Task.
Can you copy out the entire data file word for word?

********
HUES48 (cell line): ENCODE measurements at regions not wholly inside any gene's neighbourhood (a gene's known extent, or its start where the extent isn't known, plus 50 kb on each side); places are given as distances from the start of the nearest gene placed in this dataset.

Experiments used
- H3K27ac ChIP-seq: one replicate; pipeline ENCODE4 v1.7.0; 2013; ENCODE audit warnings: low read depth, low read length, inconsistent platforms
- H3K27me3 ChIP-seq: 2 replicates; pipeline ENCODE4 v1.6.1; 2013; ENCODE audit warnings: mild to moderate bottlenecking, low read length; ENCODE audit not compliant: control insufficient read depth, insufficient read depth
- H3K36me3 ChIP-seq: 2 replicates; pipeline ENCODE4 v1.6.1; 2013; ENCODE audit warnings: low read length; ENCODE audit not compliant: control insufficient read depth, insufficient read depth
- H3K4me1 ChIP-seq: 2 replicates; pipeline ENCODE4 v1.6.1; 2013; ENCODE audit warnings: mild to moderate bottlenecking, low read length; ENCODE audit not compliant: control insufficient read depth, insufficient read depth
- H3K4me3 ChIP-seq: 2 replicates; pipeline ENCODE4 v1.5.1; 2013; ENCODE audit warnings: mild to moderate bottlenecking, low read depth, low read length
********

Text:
HUES48 (cell line): ENCODE measurements at regions not wholly inside any gene's neighbourhood (a gene's known extent, or its start where the extent isn't known, plus 50 kb on each side); places are given as distances from the start of the nearest gene placed in this dataset.

Experiments used
- H3K27ac ChIP-seq: one replicate; pipeline ENCODE4 v1.7.0; 2013; ENCODE audit warnings: low read depth, low read length, inconsistent platforms
- H3K27me3 ChIP-seq: 2 replicates; pipeline ENCODE4 v1.6.1; 2013; ENCODE audit warnings: mild to moderate bottlenecking, low read length; ENCODE audit not compliant: control insufficient read depth, insufficient read depth
- H3K36me3 ChIP-seq: 2 replicates; pipeline ENCODE4 v1.6.1; 2013; ENCODE audit warnings: low read length; ENCODE audit not compliant: control insufficient read depth, insufficient read depth
- H3K4me1 ChIP-seq: 2 replicates; pipeline ENCODE4 v1.6.1; 2013; ENCODE audit warnings: mild to moderate bottlenecking, low read length; ENCODE audit not compliant: control insufficient read depth, insufficient read depth
- H3K4me3 ChIP-seq: 2 replicates; pipeline ENCODE4 v1.5.1; 2013; ENCODE audit warnings: mild to moderate bottlenecking, low read depth, low read length